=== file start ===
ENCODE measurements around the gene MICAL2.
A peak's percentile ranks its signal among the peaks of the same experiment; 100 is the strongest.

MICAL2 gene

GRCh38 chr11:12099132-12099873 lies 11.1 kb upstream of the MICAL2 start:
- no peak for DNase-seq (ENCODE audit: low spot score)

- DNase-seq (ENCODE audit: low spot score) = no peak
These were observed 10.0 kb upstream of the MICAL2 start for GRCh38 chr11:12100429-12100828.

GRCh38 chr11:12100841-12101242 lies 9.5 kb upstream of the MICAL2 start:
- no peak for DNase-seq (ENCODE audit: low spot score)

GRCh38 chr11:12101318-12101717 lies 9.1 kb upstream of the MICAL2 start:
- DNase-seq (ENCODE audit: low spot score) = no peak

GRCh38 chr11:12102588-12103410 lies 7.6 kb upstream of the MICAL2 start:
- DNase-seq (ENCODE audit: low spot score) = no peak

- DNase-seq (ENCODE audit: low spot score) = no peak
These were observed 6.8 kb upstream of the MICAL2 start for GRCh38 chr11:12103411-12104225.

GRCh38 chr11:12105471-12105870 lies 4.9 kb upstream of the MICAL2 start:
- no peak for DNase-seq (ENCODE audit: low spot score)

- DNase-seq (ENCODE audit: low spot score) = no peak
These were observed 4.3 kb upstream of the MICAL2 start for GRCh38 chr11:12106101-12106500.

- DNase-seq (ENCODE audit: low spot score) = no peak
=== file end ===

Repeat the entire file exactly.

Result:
ENCODE measurements around the gene MICAL2.
A peak's percentile ranks its signal among the peaks of the same experiment; 100 is the strongest.

MICAL2 gene

GRCh38 chr11:12099132-12099873 lies 11.1 kb upstream of the MICAL2 start:
- no peak for DNase-seq (ENCODE audit: low spot score)

- DNase-seq (ENCODE audit: low spot score) = no peak
These were observed 10.0 kb upstream of the MICAL2 start for GRCh38 chr11:12100429-12100828.

GRCh38 chr11:12100841-12101242 lies 9.5 kb upstream of the MICAL2 start:
- no peak for DNase-seq (ENCODE audit: low spot score)

GRCh38 chr11:12101318-12101717 lies 9.1 kb upstream of the MICAL2 start:
- DNase-seq (ENCODE audit: low spot score) = no peak

GRCh38 chr11:12102588-12103410 lies 7.6 kb upstream of the MICAL2 start:
- DNase-seq (ENCODE audit: low spot score) = no peak

- DNase-seq (ENCODE audit: low spot score) = no peak
These were observed 6.8 kb upstream of the MICAL2 start for GRCh38 chr11:12103411-12104225.

GRCh38 chr11:12105471-12105870 lies 4.9 kb upstream of the MICAL2 start:
- no peak for DNase-seq (ENCODE audit: low spot score)

- DNase-seq (ENCODE audit: low spot score) = no peak
These were observed 4.3 kb upstream of the MICAL2 start for GRCh38 chr11:12106101-12106500.

- DNase-seq (ENCODE audit: low spot score) = no peak